A recent visit to the Doctor’s office and my subsequent 50th Birthday was the double whammy. I decided enough was enough! Wishing for a smaller waist line while doing nothing of significance to effectively change the number that shows up on the tape measure is delusional. I know that I can do anything I put my mind to. However, It helps if you have an accountability partner, luckily my husband and I came to the same conclusion at approximately the same time. It is great having my husband walk this walk with me each and every day. We are there for one another and can cheer each other on through our successes and failures.
Together we decided to “cut the sugar” out of our diet. Well, not all of the sugar but most of it. You know what that means, we have to give up the white stuff; rice, pasta, potatoes and processed sugar. We are also giving up sodas, chips, sweet tea, almost all processed pre-packaged foods and a whole list of other wonderfully delicious things we love to eat.
I also joined a Women’s Study Group that is using the DVD study by Lysa Terkeurst “Made to Crave”. We are digging a little deeper into why we use food as a crutch in our lives. It is great to have a handful of women to lean on and to share my “junk-food” cravings with and to find out I am not alone in my struggles. Not that I thought I was the only person struggling with making healthy food choices. But more accountability partners and a couple of close friends who will pray for me through this journey is just what this girl needs.
My first trip to the grocery store took two hours. I read every label on every package. I avoided the center aisles of the store as much as possible. It is true that the best way to shop when trying to eat healthier is to shop the perimeter of the grocery store; produce, meat and dairy sections. We have done really well this first two weeks. However, we are coming up on the 4th of July weekend and I am thinking we need to schedule a “cheat day”. (Did I hear a collective AMEN!?)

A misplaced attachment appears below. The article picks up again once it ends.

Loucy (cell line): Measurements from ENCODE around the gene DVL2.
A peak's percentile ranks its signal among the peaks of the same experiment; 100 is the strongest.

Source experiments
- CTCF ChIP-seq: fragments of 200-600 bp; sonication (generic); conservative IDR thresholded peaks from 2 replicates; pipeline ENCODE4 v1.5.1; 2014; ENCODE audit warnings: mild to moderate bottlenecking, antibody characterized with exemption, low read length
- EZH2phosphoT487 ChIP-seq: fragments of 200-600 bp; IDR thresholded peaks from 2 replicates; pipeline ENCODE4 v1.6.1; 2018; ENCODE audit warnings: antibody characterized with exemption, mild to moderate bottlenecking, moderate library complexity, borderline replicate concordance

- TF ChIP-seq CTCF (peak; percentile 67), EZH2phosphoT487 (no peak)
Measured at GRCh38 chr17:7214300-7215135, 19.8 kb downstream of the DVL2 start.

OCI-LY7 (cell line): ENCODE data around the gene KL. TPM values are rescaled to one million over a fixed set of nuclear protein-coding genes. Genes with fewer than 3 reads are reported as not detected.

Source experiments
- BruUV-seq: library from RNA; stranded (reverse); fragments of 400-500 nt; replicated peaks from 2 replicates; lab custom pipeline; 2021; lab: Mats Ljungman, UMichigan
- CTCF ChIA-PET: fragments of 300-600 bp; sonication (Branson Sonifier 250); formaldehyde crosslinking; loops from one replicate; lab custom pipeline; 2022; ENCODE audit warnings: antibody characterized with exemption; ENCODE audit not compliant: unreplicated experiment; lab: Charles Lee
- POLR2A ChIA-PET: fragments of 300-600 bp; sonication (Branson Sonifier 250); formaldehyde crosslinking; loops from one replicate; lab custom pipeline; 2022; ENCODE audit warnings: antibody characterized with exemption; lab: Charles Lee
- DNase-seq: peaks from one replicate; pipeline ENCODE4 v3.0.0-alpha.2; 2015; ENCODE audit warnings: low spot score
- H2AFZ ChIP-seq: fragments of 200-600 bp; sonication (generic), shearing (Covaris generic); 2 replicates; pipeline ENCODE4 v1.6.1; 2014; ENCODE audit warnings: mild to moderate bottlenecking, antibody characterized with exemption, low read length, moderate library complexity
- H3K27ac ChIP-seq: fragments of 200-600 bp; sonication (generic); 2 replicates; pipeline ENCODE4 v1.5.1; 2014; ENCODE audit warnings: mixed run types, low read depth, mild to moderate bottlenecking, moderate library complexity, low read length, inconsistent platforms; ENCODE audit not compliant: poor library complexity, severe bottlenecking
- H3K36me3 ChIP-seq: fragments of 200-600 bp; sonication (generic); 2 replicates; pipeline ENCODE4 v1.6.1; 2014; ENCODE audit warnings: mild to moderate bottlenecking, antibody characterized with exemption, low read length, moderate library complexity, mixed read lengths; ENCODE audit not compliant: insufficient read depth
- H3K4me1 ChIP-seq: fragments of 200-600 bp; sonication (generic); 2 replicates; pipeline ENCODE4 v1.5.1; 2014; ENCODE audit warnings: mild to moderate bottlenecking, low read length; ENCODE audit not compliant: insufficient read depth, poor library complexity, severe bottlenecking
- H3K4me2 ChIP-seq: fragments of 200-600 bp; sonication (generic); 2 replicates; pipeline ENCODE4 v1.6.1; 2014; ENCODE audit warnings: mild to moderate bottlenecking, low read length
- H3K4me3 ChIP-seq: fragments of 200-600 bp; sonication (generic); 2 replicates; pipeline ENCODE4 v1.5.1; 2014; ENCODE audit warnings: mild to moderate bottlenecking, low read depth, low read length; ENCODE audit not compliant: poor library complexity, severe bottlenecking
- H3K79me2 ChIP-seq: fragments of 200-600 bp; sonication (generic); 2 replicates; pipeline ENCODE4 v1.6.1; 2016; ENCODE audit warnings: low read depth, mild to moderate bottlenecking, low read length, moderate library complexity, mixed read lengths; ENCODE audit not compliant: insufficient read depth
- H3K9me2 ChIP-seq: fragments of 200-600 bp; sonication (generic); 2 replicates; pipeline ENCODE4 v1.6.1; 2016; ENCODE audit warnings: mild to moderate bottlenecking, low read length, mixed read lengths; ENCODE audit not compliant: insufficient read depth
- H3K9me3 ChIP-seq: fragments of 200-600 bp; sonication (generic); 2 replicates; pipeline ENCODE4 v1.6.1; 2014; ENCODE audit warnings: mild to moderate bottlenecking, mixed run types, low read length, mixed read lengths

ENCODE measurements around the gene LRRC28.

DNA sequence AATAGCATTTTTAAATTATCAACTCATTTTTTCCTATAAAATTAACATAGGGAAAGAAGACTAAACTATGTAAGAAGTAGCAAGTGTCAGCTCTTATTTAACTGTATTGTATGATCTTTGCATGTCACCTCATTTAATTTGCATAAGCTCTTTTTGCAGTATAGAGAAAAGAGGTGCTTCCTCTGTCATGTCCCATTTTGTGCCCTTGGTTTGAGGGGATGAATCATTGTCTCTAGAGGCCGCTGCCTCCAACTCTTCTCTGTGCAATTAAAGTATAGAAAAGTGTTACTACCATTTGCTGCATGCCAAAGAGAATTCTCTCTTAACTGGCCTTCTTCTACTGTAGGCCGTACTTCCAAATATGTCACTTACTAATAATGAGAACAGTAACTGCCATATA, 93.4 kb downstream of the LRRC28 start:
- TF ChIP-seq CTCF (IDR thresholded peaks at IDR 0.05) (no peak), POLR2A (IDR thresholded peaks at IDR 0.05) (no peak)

Have you ever noticed when you finally decide to go on a diet, take on the challenge of a 10 day cleanse or even fast for personal or spiritual reasons every TV commercial is advertising just the things you are giving up. It is almost like someone told on you and now you are being personally taunted by the big media box. It doesn’t help that the screen is a 50″ and everything is digitally enhanced by HD and now the cupcakes are larger than life.
Just when the rules and the label reading were beginning to overwhelm me I found a little reprieve. While surfing the net I was happy to stumble upon this article posted on yahoo. This might quite possibly help me to stick to my new healthy eating plan. This is not a diet…this is a new way of eating. Results to follow so stay tuned…
The 5 Diet Rules It’s OK to break.
#1: Don’t eat after 7 PM.
Why it’s OK to break this rule: There’s nothing magical about avoiding eating at night. The key to weight loss success isn’t when you eat; it’s taking a close look at what you eat and staying within your daily calorie allotment, says Mosier. “It’s very helpful to keep a food diary and look at your eating patterns.” A study by Kaiser Permanente’s Center for Health Research found that people who maintained a daily food diary had double the weight loss of those who didn’t keep any records. Writing down what you eat helps curb the urge to overindulge, by making you mindful of your dietary patterns and caloric intake, regardless of what time of day the food is consumed.